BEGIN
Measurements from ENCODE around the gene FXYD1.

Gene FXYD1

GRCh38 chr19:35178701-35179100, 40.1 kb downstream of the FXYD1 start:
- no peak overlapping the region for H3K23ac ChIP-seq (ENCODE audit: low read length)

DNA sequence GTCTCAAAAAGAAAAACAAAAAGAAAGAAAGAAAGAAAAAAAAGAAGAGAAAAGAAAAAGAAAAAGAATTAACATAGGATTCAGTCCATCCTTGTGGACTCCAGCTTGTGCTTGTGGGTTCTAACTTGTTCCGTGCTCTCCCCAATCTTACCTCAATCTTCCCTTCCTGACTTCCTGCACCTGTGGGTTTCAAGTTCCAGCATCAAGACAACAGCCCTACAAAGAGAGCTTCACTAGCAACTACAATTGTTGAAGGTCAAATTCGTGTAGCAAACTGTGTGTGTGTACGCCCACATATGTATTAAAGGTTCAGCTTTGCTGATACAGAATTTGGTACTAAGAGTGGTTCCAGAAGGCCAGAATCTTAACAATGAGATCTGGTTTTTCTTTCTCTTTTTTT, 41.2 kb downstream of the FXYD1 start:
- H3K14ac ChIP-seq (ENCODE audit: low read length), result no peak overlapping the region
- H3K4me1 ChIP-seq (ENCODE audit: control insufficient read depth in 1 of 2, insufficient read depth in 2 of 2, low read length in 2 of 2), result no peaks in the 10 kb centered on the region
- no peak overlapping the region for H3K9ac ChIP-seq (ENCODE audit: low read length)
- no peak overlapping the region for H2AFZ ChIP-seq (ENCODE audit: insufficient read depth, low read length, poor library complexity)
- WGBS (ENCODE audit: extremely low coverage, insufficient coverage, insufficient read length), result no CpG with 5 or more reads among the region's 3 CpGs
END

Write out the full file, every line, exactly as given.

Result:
Measurements from ENCODE around the gene FXYD1.

Gene FXYD1

GRCh38 chr19:35178701-35179100, 40.1 kb downstream of the FXYD1 start:
- no peak overlapping the region for H3K23ac ChIP-seq (ENCODE audit: low read length)

DNA sequence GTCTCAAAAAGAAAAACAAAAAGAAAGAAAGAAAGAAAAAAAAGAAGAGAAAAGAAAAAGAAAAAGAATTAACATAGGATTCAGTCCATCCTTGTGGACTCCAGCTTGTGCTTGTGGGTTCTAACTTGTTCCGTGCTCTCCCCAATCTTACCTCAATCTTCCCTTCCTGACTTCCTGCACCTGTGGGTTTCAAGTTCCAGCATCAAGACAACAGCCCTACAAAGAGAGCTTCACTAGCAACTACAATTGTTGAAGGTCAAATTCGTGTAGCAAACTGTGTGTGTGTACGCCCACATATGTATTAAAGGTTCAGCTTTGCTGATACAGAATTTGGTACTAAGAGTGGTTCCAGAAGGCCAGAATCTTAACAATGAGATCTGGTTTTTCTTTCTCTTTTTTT, 41.2 kb downstream of the FXYD1 start:
- H3K14ac ChIP-seq (ENCODE audit: low read length), result no peak overlapping the region
- H3K4me1 ChIP-seq (ENCODE audit: control insufficient read depth in 1 of 2, insufficient read depth in 2 of 2, low read length in 2 of 2), result no peaks in the 10 kb centered on the region
- no peak overlapping the region for H3K9ac ChIP-seq (ENCODE audit: low read length)
- no peak overlapping the region for H2AFZ ChIP-seq (ENCODE audit: insufficient read depth, low read length, poor library complexity)
- WGBS (ENCODE audit: extremely low coverage, insufficient coverage, insufficient read length), result no CpG with 5 or more reads among the region's 3 CpGs